5. On Host 2, create blank security association (SAD) and security policy (SPD) files by using the ipsec6 c command. In this example, the Ipsec6.exe command is ipsec6 c test. This creates two files with blank entries for manually configuring security associations (Test.sad) and security policies (Test.spd).

    To simplify the example, the same file names for the SAD and SPD files are used on Host 2. You can choose to use different file names on each host.

  6. On Host 2, edit the SPD file to add a security policy that secures all traffic between Host 2 and Host 1.

    The following table shows the security policy entry added before the first entry to the Test.spd file for this example (the first entry in the Test.spd file was not modified).

    SPD file field nameExample value
    Policy2
    RemoteIPAddrFE80::2AA:FF:FE53:A92C
    LocalIPAddr*
    RemotePort*
    Protocol*
    LocalPort*
    IPSecProtocolAH
    IPSecModeTRANSPORT
    RemoteGWIPAddr*
    SABundleIndexNONE
    DirectionBIDIRECT
    ActionAPPLY
    InterfaceIndex0

     

    Place a semicolon at the end of the line configuring this security policy. The policy entries must be placed in decreasing numerical order.

  7. On Host 2, edit the SAD file, adding SA entries to secure all traffic between Host 2 and Host 1. Two security associations must be created-one for traffic to Host 1 and one for traffic from Host 1.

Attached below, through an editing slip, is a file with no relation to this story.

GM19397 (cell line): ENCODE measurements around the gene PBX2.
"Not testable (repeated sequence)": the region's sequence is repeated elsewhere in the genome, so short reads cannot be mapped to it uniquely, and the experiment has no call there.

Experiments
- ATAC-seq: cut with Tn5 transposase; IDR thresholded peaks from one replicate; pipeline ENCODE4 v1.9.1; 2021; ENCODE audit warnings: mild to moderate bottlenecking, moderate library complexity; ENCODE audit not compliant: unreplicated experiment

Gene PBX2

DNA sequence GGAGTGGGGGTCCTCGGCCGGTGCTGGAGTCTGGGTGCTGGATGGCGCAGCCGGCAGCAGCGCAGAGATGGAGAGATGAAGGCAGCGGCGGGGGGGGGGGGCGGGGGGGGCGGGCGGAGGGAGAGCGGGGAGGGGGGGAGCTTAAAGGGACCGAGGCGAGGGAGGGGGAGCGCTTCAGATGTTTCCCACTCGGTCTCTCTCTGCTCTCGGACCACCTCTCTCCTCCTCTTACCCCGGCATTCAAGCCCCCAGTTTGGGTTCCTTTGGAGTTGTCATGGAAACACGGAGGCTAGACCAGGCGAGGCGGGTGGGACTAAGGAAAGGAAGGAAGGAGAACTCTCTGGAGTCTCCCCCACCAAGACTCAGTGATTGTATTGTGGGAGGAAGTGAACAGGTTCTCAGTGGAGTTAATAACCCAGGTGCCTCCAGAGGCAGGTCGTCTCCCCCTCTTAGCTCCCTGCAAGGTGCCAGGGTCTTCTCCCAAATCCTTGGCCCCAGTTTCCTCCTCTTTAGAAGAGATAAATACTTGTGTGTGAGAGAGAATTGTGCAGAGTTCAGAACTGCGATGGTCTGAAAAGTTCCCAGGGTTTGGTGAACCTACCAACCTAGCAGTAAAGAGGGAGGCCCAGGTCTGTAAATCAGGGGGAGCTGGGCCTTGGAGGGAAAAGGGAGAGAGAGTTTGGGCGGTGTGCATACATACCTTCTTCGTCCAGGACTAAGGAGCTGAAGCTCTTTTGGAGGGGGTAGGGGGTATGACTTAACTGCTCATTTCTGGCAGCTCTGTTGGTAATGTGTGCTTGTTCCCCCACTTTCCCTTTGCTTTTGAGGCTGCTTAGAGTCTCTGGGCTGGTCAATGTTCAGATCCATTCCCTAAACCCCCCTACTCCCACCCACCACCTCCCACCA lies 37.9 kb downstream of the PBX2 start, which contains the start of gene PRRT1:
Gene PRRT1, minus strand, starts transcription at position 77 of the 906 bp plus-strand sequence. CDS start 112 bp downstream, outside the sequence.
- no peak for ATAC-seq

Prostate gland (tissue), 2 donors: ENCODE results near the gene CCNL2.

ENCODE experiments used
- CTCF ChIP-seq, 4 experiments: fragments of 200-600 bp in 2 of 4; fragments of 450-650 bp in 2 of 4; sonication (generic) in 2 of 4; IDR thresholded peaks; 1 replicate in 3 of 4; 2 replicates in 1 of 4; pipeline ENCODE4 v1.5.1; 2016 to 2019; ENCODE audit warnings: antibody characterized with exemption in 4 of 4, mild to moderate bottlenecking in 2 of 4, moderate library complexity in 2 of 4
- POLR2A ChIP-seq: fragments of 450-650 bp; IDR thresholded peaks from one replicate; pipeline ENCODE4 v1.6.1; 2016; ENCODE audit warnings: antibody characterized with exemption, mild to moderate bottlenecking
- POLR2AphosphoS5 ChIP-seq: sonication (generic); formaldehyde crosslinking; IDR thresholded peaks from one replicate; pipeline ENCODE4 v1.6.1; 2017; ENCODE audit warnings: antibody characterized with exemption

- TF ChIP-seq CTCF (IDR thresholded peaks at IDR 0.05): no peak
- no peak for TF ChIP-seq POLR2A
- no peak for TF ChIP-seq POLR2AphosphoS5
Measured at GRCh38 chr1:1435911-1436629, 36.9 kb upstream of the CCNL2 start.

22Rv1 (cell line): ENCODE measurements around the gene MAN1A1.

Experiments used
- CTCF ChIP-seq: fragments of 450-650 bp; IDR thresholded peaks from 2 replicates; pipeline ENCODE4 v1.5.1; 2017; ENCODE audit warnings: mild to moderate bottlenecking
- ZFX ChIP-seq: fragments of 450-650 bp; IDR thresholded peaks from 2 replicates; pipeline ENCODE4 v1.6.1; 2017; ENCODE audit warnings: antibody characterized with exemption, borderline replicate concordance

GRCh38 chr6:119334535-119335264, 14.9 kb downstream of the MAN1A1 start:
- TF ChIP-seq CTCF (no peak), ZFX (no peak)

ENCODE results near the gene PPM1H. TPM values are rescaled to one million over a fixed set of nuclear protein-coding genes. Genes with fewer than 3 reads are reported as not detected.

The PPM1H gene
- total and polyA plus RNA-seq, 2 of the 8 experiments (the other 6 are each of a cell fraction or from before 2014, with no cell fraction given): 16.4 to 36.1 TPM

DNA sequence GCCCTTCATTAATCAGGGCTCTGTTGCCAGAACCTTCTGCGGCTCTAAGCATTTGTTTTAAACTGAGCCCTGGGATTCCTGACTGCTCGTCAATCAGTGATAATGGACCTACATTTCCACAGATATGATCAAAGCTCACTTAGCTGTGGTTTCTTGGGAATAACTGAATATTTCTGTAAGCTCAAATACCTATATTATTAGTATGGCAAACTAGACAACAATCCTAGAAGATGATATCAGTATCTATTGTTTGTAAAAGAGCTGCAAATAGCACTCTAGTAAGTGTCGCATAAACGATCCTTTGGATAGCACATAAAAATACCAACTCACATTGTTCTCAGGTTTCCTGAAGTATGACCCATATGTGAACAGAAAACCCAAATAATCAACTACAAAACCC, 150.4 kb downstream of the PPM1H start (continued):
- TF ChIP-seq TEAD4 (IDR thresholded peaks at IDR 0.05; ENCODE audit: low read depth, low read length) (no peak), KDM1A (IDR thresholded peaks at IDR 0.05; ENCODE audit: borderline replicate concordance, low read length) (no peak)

The following table shows the first SA added to the Test.sad file for this example (for traffic from Host 1).

    SAD file field nameExample value
    SAEntry2
    SPI3001
    SADestIPAddrFE80::2AA:FF:FE92:D0F1
    DestIPAddrPOLICY
    SrcIPAddrPOLICY
    ProtocolPOLICY
    DestPortPOLICY
    SrcPortPOLICY
    AuthAlgHMAC-MD5
    KeyFileTest.key
    DirectionINBOUND
    SecPolicyIndex2

     

    Place a semicolon at the end of the line configuring this SA.

    The following table shows the second SA entry added to the Test.sad file for this example (for traffic to Host 1).

    SAD file field nameExample value
    SAEntry1
    SPI3000
    SADestIPAddrFE80::2AA:FF:FE53:A92C
    DestIPAddrPOLICY
    SrcIPAddrPOLICY
    ProtocolPOLICY
    DestPortPOLICY
    SrcPortPOLICY
    AuthAlgHMAC-MD5
    KeyFileTest.key
    DirectionOUTBOUND
    SecPolicyIndex2

     

    Place a semicolon at the end of the line configuring this SA. The SA entries must be placed in decreasing numerical order.

  8. On Host 2, create a text file that contains a text string used to authenticate the SAs created with Host 1. In this example, the file Test.key is created with the contents "This is a test". You must include double quotes around the key string in order for the key to be read by the ipsec6 tool.
  9. On Host 1, add the configured security policies and SAs from the SPD and SAD files using the ipsec6 a command. In this example, the ipsec6 a test command is run on Host 1.
  10. On Host 2, add the configured security policies and SAs from the SPD and SAD files by using the ipsec6 a command. In this example, the ipsec6 a test command is run on Host 2.
  11. Ping Host 1 from Host 2 with the ping6 command.

    If you capture the traffic using Microsoft Network Monitor or another packet sniffer, you should see the exchange of ICMPv6 Echo Request and Echo Reply messages with an Authentication Header between the IPv6 header and the ICMPv6 header.

Related topics

Recommended Configurations for IPv6
Single subnet with link-local addresses
IPv6 traffic between nodes on different subnets of an IPv4 internetwork (6to4)